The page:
Article Details

Research Database: Article Details

Citation:  Burke, J., Bezyak, J., Fraser, R.T., Pete, J., Ditchman, N. & Chan,F. (2013). Employers' attitudes towards hiring and retaining people with disabilities: A review of the literature. Australian Journal of Rehabilitation Counseling, 19 (1), 21-38.
Title:  Employers' attitudes towards hiring and retaining people with disabilities: A review of the literature
Authors:  Burke, J., Bezyak, J., Fraser, R.T., Pete, J., Ditchman, N. & Chan,F.
Year:  2013
Journal/Publication:  Australian Journal of Rehabilitation Counseling
Publisher:  Cambridge University Press
DOI:  https://doi.org/10.1017/jrc.2013.2
Full text:  https://www.cambridge.org/core/journals/australian-journal-of-rehab...   
Peer-reviewed?  Yes
NIDILRR-funded?  Yes
Research design:  Literature review

Structured abstract:

Background:  Individuals with disabilities have low rates of unemployment (17.9%) compared to the general population (64%). Those who are employed often are underemployed. These factors are influenced by an economic recession. Demand side approaches to employment, may be one way to improve outcomes. Research is needed.
Purpose:  The purpose was to explore employer attitudes about employing people with disabilities.
Setting:  The search used the following primary databases: ProQuest, Ebscohost, Lexus Nexus, ERICK database and Sage Sociology collection.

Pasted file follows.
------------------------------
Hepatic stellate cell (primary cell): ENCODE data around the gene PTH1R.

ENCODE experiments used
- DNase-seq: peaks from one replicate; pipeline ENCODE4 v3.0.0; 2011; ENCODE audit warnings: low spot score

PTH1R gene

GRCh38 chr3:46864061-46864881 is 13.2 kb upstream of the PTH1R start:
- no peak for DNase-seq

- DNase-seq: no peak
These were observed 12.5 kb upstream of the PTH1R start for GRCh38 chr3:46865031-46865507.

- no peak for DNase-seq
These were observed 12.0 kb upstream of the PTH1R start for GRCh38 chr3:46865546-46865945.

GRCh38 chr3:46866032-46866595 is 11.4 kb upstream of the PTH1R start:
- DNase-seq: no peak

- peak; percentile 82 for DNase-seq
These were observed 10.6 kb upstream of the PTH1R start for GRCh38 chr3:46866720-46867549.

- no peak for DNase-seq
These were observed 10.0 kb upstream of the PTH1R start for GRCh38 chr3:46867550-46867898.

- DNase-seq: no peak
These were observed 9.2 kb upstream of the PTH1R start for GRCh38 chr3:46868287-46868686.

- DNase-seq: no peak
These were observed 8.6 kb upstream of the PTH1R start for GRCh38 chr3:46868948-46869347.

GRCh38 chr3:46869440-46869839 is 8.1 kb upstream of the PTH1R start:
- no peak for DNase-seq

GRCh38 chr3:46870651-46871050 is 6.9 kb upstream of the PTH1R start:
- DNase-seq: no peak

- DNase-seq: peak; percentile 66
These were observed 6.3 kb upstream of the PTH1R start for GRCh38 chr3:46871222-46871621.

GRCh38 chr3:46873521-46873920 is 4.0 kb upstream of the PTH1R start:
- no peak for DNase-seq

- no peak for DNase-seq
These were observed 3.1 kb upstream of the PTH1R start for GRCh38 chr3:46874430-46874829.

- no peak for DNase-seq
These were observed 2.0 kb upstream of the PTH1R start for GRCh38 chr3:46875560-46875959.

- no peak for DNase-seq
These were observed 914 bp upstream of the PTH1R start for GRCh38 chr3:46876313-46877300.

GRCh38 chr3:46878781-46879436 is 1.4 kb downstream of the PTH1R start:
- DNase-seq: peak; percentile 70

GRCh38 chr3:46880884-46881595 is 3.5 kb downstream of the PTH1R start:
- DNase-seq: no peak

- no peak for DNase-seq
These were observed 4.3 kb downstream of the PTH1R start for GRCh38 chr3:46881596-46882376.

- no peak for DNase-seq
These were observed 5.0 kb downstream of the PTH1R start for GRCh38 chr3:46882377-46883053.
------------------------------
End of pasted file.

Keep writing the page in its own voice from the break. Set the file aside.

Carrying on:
Study sample:  The data base search used the terms: attitudes towards people with disabilities, attitude, perception, disability, handicapped, employability, and vocational rehabilitation. The results were sorted to locate empirical literature.
Intervention:  Mike
Control or comparison condition:  There was no control or comparison condition.
Data collection and analysis:  The examiners used a selective approach to examining the literature. The foundation for the investigation was based on conducting a search of the vocational rehabilitation, rehabilitation counseling, psychology, sociology, and business literature from 1987 to 2012 to locate research about employer attitudes. The articles selected not only met an inclusion criteria but also well designed empirical studies. A total of 34 studies were found. These studies were divided up in to 3 main categories attitudes toward: hiring and accommodating people with disabilities, work performance and affective reactions and behavioral intentions.
Findings:  Although employers report having positive feelings about employing individuals with disabilities, there is a high unemployment rate for this group. It also appears there may be employers who are very open to hiring and on the other end of the spectrum those who are not. Addressing negative attitudes and other topics may help improve employment outcomes. This information must focus heavily on actual behavior rather than general attitudes. Strategies to receive high quality and consistent support from vocational rehabilitation professionals also needs to be addressed. Research about effective ways to improve employer attitudes is needed.
Conclusions:  More research is needed. This should include examining efforts to educate employers in order to change their perceptions towards hiring individuals with disabilities. Investigating interventions to change attitudes and more research on behavioral intentions may also be useful. Continued research is needed.

Outcomes:  Other